It’s crucial that healthcare facilities take a hard look at their current pressure ulcer prevention strategies to make certain they are optimal, according to the creators of Medline’s Pressure Ulcer Prevention Program. This program was released recently and combines a product bundle, education and training, and program support to assist in reducing healthcare-acquired pressure ulcers.2 It was created by a panel of wound care specialists.
The product bundle includes moisturizers, cleansers, protectants and antifungals, all of which contain amino acids, vitamins and antioxidants. Incontinence products are also part of the product bundle. In a press release, Medline representatives stated that they know the care of incontinent patients is “extremely challenging and time-consuming.”
The Medline bundle program includes training through workbooks (for nurses, nurse assistants, and instructors) that show how to prevent pressure ulcers. The program also offers patient and family education brochures, and a rewards program for staff members who comply with good practices.
Incontinence provides almost endless challenges to patient care, especially when it comes to skin health. However, much better care could be given, according at least to a survey by Sage Products.
According to Sage, in a recent nursing opinion poll 84 percent of the 191 wound ostomy continence nurses who responded said nurses and technicians did not fully comply with incontinence skin care protocols. The poll was conducted in June at the Wound Ostomy Continence Nurse Society’s annual meeting.3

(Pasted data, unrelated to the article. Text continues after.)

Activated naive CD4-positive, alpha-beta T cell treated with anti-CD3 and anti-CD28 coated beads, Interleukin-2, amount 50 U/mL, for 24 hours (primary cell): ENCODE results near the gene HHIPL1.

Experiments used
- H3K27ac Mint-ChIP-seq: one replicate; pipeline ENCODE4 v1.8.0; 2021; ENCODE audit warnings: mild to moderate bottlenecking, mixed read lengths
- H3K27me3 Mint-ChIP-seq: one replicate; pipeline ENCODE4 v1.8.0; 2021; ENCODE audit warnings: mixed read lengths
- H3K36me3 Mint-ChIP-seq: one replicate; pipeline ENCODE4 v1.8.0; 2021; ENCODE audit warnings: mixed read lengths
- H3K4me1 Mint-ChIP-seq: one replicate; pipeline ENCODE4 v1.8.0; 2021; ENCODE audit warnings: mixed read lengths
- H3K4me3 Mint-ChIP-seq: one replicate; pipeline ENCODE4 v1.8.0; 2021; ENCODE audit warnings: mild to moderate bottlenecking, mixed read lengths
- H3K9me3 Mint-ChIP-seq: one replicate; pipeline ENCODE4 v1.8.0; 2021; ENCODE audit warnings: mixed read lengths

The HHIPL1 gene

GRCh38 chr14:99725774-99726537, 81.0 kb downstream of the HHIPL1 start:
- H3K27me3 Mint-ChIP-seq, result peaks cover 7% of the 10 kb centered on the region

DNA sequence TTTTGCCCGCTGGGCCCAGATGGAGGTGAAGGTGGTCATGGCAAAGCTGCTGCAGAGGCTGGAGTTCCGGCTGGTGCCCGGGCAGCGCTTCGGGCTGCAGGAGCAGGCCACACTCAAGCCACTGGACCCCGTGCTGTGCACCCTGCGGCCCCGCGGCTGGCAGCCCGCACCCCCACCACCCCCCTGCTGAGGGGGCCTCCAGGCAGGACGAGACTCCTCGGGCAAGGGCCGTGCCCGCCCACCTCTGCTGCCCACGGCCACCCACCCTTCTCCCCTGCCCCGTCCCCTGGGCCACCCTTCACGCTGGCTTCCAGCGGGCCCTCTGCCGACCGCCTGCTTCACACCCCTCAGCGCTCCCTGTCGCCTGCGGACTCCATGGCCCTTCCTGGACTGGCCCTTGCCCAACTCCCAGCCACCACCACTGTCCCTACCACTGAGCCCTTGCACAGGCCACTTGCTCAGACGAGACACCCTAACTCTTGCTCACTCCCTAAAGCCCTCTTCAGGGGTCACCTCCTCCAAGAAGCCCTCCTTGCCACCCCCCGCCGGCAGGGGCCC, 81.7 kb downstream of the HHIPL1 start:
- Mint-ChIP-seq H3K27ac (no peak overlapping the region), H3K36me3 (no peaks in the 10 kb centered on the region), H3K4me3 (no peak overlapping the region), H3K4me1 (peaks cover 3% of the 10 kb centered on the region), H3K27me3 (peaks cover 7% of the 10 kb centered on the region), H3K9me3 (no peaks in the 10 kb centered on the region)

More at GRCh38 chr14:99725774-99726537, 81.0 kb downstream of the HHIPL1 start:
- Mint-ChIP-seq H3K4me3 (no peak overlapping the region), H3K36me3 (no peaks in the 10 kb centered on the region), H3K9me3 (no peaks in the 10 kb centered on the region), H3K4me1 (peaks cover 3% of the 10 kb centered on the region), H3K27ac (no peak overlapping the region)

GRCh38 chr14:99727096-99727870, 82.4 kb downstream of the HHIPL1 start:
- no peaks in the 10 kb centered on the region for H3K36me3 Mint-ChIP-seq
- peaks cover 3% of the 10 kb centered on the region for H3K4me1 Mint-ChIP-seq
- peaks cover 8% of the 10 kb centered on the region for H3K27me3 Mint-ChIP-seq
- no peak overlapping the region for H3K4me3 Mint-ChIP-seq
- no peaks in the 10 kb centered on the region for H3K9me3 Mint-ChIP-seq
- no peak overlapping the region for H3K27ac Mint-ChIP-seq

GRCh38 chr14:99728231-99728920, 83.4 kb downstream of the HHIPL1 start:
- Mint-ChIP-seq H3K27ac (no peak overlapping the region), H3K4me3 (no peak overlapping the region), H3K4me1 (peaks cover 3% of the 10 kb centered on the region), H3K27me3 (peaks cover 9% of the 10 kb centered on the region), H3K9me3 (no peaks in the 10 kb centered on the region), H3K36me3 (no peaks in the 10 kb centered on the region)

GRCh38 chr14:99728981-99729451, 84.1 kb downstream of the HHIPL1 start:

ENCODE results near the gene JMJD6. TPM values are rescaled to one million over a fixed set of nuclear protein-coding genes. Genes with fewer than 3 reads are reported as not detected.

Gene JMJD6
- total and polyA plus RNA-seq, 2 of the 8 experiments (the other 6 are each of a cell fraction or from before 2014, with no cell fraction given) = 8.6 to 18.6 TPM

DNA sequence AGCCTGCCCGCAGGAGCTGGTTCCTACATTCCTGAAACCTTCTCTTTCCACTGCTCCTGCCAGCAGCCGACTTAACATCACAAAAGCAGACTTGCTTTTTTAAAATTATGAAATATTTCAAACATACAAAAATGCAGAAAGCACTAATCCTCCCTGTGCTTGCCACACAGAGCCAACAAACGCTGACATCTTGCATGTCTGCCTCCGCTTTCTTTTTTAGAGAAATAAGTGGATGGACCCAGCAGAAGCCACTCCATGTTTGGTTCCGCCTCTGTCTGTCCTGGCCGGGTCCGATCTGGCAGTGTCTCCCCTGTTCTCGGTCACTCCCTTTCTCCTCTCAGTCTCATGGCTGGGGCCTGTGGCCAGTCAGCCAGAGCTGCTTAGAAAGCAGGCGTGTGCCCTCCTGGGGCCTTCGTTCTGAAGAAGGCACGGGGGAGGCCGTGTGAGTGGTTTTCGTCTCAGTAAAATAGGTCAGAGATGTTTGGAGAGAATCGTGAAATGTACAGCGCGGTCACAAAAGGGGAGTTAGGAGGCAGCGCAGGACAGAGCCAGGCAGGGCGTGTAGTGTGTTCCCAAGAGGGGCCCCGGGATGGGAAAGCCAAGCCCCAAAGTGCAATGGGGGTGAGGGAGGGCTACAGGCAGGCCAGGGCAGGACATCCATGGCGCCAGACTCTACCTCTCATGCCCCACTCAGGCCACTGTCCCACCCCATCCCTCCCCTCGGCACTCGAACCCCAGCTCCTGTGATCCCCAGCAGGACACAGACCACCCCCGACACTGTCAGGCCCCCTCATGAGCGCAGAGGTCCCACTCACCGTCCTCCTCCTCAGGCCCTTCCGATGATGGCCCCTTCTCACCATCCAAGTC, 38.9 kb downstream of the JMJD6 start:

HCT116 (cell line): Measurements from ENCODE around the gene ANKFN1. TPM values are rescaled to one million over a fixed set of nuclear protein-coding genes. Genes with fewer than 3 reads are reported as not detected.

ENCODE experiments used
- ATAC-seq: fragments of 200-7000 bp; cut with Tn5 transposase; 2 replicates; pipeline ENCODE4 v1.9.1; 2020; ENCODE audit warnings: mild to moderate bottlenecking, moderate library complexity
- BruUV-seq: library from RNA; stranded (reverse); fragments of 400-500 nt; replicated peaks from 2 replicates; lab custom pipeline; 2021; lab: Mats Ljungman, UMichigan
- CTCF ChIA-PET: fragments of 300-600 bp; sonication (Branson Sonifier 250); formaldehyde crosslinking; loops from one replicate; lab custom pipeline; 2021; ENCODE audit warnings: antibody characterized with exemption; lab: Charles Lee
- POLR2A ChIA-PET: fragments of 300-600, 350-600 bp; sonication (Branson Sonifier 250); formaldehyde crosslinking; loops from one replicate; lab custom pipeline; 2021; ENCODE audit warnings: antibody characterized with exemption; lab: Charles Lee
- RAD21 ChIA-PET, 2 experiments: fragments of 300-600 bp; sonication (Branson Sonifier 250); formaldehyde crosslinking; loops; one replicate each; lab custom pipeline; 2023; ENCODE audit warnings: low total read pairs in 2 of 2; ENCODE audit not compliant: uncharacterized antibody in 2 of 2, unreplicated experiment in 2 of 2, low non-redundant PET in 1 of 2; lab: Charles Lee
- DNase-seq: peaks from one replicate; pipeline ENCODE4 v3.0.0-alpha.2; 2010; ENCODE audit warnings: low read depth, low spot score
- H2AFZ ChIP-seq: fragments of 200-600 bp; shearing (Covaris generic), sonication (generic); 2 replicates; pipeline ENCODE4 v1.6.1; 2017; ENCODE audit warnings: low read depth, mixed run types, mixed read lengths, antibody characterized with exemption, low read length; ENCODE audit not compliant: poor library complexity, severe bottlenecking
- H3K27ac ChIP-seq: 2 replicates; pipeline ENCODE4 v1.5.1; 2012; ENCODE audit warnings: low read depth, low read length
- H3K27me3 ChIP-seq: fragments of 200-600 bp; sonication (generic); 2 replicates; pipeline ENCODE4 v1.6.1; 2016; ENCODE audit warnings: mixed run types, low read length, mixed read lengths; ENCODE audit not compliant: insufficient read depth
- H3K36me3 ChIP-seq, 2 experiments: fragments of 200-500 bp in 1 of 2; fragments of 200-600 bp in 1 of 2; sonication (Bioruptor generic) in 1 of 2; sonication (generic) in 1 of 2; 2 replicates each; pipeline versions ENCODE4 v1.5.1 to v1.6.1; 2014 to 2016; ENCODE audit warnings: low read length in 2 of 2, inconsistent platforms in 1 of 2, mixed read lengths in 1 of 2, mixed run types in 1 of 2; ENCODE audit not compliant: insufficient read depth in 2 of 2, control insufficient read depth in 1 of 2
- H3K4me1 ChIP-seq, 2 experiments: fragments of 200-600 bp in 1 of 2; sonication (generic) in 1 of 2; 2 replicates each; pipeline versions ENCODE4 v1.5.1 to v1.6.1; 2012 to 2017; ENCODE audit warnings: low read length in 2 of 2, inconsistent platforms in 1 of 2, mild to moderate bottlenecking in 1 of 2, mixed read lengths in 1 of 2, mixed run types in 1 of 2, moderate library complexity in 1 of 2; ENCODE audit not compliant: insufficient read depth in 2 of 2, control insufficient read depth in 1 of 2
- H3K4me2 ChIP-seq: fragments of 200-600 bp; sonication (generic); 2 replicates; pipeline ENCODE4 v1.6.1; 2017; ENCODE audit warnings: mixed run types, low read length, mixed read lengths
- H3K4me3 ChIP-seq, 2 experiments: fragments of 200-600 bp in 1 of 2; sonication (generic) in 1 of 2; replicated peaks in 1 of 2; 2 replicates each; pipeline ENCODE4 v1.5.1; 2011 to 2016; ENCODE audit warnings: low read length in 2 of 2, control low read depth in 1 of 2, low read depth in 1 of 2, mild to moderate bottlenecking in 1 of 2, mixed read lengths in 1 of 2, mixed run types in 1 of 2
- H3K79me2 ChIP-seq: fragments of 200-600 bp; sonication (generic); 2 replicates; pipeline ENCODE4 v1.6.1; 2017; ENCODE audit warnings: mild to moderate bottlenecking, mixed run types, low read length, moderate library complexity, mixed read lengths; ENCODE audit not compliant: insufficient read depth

“Incontinence skin care is critical to preventing skin breakdown, which increases the risk for pressure ulcers, a preventable and costly condition,” says clinical nurse specialist Kathleen Vollman, MSN, RN. “Pressure ulcers increase patient’s length of stay in the hospital and can increase morbidity and mortality.”3
Nurses cited several reasons why their staff is not fully compliant with hospital protocol:3
Protective barrier creams are not readily available at the bedside
Variation from effective, established processes
Staff time constraints and employee turnover
Lack of education about basic skin care
According to the survey, skin breakdown occurs most often on the sacrum, perineum, coccyx/buttocks (75 percent) and heels (21 percent). Other areas on the body that also were mentioned include skin folds and hips.3
Patients with fecal incontinence are 22 times more likely to develop pressure ulcers than if they did not have this condition.3
A study, “Support surfaces for pressure ulcer prevention” sought to find out to what extent pressure-relieving cushions, beds, mattress overlays and mattress replacements reduce the formation of pressure ulcers compared with standard support surfaces and found that foam alternatives to the standard hospital foam mattress can reduce the incidence of pressure ulcers.4
For patients who are at a high risk of pressure ulcer development, consideration should be given to the use of higher specification foam mattresses rather than standard hospital foam mattresses, the study authors concluded.4
However, the merits of constant low-pressure devices, and of the different alternating pressure devices for pressure ulcer prevention are unclear, the study authors found.4